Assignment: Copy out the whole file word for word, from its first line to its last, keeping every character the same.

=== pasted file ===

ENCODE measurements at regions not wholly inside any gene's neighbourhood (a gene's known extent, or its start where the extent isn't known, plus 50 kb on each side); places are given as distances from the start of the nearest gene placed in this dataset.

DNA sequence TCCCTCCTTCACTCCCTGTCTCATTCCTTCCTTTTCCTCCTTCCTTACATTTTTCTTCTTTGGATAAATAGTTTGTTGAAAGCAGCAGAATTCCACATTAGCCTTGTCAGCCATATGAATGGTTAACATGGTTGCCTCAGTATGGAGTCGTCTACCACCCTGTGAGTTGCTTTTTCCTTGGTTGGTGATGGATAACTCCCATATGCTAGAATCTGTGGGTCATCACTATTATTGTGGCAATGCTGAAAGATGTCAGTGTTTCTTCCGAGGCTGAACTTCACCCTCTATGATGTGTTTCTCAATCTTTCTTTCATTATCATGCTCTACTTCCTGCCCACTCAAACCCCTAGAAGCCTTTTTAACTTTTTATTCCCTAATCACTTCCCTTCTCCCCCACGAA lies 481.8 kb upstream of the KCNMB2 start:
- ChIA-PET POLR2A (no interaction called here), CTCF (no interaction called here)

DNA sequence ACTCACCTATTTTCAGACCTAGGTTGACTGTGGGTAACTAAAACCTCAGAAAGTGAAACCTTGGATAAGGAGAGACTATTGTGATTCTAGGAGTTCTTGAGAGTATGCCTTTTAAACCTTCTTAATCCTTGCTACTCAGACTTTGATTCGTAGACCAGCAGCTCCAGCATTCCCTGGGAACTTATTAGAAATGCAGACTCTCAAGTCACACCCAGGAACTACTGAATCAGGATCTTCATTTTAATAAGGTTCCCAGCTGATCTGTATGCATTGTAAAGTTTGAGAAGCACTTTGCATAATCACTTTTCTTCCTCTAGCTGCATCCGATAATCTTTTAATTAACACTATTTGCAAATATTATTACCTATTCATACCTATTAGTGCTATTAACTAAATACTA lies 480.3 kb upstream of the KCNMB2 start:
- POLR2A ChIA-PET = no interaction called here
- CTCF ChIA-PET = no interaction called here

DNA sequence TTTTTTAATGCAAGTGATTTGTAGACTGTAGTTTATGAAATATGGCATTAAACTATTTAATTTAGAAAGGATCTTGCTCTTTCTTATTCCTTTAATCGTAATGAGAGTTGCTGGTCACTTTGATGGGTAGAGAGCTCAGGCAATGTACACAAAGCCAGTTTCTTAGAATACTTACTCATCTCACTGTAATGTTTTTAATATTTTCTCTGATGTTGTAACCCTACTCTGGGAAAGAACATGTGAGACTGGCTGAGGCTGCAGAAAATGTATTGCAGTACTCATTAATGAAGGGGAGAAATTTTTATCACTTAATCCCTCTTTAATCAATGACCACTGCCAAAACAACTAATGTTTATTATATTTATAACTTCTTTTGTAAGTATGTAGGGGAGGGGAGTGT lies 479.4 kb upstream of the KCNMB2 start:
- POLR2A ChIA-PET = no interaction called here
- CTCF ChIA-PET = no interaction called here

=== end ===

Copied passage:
ENCODE measurements at regions not wholly inside any gene's neighbourhood (a gene's known extent, or its start where the extent isn't known, plus 50 kb on each side); places are given as distances from the start of the nearest gene placed in this dataset.

DNA sequence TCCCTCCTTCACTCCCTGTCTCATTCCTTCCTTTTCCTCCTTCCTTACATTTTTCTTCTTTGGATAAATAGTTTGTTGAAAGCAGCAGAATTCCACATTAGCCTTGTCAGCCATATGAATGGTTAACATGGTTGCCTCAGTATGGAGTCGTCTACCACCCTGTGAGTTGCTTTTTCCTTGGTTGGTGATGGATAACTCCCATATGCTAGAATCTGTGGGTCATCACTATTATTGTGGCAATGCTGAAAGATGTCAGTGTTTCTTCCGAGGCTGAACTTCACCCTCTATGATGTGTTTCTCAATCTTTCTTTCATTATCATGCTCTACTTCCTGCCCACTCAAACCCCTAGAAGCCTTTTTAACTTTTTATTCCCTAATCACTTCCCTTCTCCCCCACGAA lies 481.8 kb upstream of the KCNMB2 start:
- ChIA-PET POLR2A (no interaction called here), CTCF (no interaction called here)

DNA sequence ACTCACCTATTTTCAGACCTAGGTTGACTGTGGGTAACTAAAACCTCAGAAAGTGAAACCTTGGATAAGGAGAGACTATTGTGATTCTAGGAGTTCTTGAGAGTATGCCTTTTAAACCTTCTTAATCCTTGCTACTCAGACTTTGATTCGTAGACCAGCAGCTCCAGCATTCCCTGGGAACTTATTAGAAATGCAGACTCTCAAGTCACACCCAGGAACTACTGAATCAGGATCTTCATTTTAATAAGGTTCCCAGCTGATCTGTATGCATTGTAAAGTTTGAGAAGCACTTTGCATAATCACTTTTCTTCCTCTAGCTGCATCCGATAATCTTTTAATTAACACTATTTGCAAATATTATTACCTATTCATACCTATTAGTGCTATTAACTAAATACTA lies 480.3 kb upstream of the KCNMB2 start:
- POLR2A ChIA-PET = no interaction called here
- CTCF ChIA-PET = no interaction called here

DNA sequence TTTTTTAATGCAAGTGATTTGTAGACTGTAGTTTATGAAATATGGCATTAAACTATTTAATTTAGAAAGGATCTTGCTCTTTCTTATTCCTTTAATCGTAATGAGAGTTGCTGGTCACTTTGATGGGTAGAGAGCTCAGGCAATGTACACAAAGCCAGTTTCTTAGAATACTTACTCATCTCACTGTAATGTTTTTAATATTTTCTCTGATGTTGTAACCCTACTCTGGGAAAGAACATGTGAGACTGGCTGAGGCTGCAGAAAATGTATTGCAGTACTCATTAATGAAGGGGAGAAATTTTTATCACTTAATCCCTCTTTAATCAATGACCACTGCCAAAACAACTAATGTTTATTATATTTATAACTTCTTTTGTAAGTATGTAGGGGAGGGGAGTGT lies 479.4 kb upstream of the KCNMB2 start:
- POLR2A ChIA-PET = no interaction called here
- CTCF ChIA-PET = no interaction called here